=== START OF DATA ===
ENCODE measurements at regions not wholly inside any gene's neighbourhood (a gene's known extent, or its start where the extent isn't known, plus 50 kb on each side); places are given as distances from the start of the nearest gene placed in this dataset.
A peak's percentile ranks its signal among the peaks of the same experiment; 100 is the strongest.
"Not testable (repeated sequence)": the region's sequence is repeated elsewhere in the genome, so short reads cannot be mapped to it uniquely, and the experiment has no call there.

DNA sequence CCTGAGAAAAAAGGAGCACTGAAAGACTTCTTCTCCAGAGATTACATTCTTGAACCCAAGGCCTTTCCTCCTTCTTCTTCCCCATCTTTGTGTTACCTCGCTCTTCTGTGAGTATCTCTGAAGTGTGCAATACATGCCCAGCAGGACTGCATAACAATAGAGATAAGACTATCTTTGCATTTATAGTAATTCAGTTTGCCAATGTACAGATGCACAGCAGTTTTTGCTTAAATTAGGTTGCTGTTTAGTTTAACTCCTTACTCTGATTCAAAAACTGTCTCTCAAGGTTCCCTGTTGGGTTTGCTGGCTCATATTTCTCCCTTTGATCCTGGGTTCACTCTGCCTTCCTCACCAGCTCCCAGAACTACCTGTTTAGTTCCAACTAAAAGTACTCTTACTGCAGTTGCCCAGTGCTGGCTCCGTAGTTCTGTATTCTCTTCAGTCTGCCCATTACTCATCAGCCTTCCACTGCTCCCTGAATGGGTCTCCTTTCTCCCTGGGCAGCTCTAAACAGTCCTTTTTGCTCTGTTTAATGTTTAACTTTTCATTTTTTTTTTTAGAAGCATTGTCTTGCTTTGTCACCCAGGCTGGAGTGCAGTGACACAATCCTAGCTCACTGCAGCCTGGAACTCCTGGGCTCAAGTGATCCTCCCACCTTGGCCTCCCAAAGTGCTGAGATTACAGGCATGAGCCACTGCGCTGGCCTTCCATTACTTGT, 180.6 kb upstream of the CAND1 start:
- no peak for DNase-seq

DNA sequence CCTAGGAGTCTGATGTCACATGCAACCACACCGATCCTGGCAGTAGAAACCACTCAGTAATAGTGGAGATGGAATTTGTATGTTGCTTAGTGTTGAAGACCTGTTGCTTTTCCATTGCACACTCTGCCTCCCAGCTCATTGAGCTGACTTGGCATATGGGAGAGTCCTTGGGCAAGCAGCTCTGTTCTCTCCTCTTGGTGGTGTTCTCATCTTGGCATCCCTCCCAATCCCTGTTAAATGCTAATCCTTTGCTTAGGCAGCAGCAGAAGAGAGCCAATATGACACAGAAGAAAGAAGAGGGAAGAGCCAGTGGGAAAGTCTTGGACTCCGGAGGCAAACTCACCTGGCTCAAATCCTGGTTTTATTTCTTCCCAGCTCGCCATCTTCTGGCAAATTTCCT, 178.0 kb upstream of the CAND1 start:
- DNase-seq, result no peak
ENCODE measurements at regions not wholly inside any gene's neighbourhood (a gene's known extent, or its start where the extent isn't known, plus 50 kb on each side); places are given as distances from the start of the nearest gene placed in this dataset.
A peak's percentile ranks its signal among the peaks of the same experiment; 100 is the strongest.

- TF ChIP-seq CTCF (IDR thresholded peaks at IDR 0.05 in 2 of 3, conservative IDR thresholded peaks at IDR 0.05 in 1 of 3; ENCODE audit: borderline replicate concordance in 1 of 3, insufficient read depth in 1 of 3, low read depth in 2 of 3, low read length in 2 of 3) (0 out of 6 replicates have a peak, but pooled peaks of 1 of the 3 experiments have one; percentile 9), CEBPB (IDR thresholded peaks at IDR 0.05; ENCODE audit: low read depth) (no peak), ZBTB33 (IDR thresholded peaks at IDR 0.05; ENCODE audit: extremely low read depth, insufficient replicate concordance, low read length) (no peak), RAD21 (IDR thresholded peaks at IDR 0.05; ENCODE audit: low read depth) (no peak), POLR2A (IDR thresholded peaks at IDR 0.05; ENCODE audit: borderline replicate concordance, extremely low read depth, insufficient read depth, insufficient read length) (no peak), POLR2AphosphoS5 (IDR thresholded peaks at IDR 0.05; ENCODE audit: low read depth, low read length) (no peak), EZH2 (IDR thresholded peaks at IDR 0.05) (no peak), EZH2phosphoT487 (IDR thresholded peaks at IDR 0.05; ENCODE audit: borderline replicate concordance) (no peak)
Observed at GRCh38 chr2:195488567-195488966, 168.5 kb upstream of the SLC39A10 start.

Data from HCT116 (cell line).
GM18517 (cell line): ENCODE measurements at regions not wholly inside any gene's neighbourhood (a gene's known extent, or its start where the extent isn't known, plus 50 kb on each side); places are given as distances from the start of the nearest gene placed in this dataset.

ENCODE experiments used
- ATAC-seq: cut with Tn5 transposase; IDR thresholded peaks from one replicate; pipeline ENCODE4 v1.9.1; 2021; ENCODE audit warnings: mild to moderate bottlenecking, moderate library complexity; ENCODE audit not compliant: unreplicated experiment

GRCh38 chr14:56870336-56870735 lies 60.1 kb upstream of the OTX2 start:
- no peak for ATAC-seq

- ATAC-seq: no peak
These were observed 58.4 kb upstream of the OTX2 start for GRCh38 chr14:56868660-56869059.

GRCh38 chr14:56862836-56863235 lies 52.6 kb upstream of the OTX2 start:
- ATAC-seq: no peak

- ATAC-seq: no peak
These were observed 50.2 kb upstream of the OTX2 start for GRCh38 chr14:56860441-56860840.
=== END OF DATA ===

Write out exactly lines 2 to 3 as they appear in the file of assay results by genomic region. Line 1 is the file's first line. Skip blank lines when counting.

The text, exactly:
A peak's percentile ranks its signal among the peaks of the same experiment; 100 is the strongest.
"Not testable (repeated sequence)": the region's sequence is repeated elsewhere in the genome, so short reads cannot be mapped to it uniquely, and the experiment has no call there.